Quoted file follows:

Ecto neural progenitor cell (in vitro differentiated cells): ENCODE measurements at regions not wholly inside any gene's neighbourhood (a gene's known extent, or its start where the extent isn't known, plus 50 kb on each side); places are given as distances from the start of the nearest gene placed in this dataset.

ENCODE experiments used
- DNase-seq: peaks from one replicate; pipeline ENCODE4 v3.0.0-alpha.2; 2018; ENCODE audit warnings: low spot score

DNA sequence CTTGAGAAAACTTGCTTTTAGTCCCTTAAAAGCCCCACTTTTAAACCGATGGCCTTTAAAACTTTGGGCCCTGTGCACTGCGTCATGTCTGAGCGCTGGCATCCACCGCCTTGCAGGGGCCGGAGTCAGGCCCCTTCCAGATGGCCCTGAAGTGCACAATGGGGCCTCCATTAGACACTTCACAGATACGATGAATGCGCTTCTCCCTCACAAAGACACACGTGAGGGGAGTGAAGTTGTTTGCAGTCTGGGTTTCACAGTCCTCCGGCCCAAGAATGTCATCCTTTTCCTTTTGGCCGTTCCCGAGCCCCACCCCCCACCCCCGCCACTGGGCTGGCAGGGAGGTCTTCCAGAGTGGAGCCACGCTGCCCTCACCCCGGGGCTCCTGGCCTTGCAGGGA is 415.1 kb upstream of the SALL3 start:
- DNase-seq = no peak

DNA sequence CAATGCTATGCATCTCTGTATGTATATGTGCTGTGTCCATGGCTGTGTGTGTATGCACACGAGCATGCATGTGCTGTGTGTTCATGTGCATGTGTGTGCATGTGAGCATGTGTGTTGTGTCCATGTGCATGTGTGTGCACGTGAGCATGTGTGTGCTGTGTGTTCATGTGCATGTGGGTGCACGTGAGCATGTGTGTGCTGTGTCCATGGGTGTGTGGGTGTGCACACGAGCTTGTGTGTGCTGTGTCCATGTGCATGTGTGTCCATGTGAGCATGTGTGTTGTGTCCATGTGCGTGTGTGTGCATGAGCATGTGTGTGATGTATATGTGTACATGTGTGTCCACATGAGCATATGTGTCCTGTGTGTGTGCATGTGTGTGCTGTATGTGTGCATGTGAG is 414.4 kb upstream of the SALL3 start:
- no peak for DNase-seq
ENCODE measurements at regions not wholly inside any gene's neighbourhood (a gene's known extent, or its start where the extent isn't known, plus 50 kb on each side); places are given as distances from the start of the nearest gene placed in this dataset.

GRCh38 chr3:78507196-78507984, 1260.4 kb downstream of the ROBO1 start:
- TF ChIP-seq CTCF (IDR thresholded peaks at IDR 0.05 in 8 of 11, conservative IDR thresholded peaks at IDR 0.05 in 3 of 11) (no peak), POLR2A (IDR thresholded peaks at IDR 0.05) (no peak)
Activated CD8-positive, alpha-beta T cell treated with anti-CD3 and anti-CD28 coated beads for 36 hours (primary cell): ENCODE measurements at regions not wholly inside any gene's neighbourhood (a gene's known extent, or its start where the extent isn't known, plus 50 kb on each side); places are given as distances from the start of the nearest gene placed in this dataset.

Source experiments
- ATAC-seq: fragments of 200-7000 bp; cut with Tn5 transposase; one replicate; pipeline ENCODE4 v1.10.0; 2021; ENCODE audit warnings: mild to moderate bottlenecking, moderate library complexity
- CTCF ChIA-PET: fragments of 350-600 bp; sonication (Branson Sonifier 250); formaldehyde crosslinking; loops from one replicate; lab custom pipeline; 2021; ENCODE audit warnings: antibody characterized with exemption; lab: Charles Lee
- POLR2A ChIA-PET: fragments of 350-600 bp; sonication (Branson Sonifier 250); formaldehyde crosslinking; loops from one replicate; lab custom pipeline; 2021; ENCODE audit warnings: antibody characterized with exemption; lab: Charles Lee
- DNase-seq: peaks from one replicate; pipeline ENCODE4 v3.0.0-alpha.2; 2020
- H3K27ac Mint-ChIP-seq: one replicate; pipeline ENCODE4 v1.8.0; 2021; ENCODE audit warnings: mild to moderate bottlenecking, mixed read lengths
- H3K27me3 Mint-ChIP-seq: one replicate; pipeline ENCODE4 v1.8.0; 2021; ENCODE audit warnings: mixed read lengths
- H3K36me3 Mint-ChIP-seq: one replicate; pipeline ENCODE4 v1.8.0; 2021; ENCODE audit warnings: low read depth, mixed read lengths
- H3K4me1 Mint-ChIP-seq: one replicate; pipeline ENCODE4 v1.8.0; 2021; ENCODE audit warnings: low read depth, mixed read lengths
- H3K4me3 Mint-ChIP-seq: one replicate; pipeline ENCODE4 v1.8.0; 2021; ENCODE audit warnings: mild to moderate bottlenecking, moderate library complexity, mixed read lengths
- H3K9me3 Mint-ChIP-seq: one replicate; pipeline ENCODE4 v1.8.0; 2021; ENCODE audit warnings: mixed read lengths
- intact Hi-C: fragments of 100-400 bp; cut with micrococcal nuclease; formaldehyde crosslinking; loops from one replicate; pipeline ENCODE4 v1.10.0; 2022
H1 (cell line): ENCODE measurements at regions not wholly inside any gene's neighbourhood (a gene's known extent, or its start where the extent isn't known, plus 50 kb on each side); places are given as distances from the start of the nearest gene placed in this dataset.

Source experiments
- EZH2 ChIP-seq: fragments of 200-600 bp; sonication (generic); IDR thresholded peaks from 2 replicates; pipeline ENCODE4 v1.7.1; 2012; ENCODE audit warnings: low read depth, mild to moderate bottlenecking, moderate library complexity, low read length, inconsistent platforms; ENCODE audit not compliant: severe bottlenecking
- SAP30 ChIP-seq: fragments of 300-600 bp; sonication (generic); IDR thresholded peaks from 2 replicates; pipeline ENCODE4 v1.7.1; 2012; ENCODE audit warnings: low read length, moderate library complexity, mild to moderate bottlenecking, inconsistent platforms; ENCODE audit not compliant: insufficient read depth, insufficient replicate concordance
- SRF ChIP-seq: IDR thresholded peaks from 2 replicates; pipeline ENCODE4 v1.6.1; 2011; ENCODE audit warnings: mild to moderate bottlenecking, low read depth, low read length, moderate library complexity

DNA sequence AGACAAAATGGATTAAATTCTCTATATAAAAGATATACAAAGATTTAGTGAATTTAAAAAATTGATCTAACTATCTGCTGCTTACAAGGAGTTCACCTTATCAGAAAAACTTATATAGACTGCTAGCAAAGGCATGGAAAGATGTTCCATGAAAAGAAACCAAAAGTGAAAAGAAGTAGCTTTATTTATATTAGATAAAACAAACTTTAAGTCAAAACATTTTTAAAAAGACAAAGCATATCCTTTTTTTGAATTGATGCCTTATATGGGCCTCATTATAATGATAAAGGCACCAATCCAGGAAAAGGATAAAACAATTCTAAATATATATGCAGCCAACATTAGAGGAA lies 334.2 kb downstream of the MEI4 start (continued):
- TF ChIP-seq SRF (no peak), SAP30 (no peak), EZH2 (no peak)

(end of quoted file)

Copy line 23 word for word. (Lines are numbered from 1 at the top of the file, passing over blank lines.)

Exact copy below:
- intact Hi-C: fragments of 100-400 bp; cut with micrococcal nuclease; formaldehyde crosslinking; loops from one replicate; pipeline ENCODE4 v1.10.0; 2022